Grow your Own Jam: Tips from Rachel Saunders

In June, Stone Barns Center kicked off its “Grow Your Own” program series with a jam class led by Rachel Saunders, the gal behind Blue Chair Fruit Company and author of The Blue Chair Jam Cookbook.

While guiding attendees through making a strawberry jam with nutmeg-geranium and a strawberry-rhubarb jam with orange-thyme, Rachel offered valuable insight and numerous tips on learning the language of jam making.

Enjoy these expert tips from Rachel's class!

Make the harvest last. Next time you’re ready to turn seasonal ingredients into preserved jams, consider these tips from Rachel’s class:

  • Cooking pans: Rachel uses a copper preserving pan for all of her jam making. She recommends them as their shape is perfect for quick moisture evaporation and prevents boiling over. Rachel also notes that copper provides even heat distribution and doesn’t react with the fruit-sugar mixture. They aren’t a cheap kitchen item, but they are made so well, they’ll be heirlooms. If you don’t want to sue a copper pan, Rachel suggests stainless steel.
  • Pectin: Pectin is a natural carbohydrate found in fruits and is often added as a powdered ingredient to jams to act as a gelling agent. Rachel does not use pectin when making jams with fruits that naturally contain it. Her strawberry jam recipes do not call for pectin. One reason is that pectin contributes a “mouth-feel,” or perceptible change to consistency. It is a matter of preference, but pectin is not a necessary ingredient many jams.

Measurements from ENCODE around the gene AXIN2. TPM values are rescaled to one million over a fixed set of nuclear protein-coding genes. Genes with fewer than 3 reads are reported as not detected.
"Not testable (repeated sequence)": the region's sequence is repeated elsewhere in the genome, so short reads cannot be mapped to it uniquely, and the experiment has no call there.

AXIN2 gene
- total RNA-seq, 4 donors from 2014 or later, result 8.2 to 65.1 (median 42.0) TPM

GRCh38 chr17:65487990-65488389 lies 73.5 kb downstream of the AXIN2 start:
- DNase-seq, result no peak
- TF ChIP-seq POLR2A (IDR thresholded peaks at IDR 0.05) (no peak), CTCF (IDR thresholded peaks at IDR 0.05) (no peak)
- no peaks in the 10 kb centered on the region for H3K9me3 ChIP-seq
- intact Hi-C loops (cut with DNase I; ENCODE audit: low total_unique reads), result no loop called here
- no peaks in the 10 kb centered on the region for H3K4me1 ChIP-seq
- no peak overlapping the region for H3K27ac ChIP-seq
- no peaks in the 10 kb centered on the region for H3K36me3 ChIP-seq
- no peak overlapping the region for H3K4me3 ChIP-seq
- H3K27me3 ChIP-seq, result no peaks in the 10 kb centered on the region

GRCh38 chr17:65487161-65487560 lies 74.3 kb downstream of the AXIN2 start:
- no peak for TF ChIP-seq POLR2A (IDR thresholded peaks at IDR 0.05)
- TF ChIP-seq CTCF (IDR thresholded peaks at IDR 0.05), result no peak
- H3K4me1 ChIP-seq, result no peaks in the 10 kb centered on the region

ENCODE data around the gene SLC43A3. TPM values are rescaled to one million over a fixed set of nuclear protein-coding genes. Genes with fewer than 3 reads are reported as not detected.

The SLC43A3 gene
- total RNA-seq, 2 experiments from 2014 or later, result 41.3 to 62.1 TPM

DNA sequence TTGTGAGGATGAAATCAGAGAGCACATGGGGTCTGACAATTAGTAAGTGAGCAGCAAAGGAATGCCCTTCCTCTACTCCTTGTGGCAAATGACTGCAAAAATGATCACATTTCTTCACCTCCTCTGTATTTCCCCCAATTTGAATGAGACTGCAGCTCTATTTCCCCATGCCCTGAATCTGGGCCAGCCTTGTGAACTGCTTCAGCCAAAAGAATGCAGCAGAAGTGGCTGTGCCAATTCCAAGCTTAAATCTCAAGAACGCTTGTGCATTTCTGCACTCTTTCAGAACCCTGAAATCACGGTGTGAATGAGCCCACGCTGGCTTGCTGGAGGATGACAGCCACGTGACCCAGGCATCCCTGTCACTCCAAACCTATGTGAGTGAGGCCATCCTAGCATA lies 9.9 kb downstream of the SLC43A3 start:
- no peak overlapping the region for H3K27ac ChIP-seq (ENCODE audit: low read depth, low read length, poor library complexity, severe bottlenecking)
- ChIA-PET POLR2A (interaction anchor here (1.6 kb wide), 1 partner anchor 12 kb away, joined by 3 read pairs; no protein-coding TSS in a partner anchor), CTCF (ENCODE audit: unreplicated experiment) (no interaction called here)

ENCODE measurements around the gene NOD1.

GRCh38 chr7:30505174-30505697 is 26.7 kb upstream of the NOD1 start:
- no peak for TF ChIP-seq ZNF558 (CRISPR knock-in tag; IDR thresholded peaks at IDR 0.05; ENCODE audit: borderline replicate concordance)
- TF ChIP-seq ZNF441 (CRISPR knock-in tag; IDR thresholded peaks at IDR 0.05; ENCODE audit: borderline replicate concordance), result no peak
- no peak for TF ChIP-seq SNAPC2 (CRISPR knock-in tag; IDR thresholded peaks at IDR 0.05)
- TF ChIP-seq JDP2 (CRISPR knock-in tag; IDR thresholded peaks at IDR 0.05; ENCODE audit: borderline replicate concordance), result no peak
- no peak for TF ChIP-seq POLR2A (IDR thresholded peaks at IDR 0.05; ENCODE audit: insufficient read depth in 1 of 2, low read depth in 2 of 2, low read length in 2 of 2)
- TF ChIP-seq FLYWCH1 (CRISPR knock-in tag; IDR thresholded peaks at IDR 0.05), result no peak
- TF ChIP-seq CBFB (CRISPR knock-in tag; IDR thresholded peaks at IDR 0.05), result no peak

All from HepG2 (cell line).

• Stirring: Stirring jam is important, but it’s not as much about mixing the ingredients as it is about checking to make sure your jam is not sticking to the pot.
  • Sticking: Sticking does not mean your jam is burning, but it is a warning sign that it may burn soon. It is better to air on the side of caution. Once you jam has burned, you have to start over.
  • Skimming jam: Skimming the foam from your jam is mostly about aesthetics. Removing the foam will result in a darker, more consistently colored jam. There is partially another reason. Foam contains extra air—this can create air bubbles or extra headspace in your jar that can cause your jam to spoil more quickly after it’s processed.
  • Skimming spoon: The best spoon to use for skimming jam has a sharp edge—this will allow you to get right under the foamy top, and scoop it out while leaving as much of your smooth mixture in the pan as possible.
  • The freezer test: Rachel always freezers tests her jam. When you begin cooking your jam, place two spoons on a dish in your freezer. You will use these to test your jam for doneness. When you think your jam is done, use a non-frozen spoon to scoop out a portion of your mixture from your pot. Transfer that to one of your frozen spoons and return is to the freezer for 1-2 minutes. Remove the spoon from the freezer and nudge the jam gently with your finger. It should be neither warm nor cold; if still warm, put it back in the freezer for a moment. Tilt the spoon vertically to see how quickly your jam runs; if it runs slowly, and is thick and gloopy, it is done. If it runs very quickly, or appears watery, cook your jam for another minute or two, stirring, and test again, repeating the freezer test as necessary.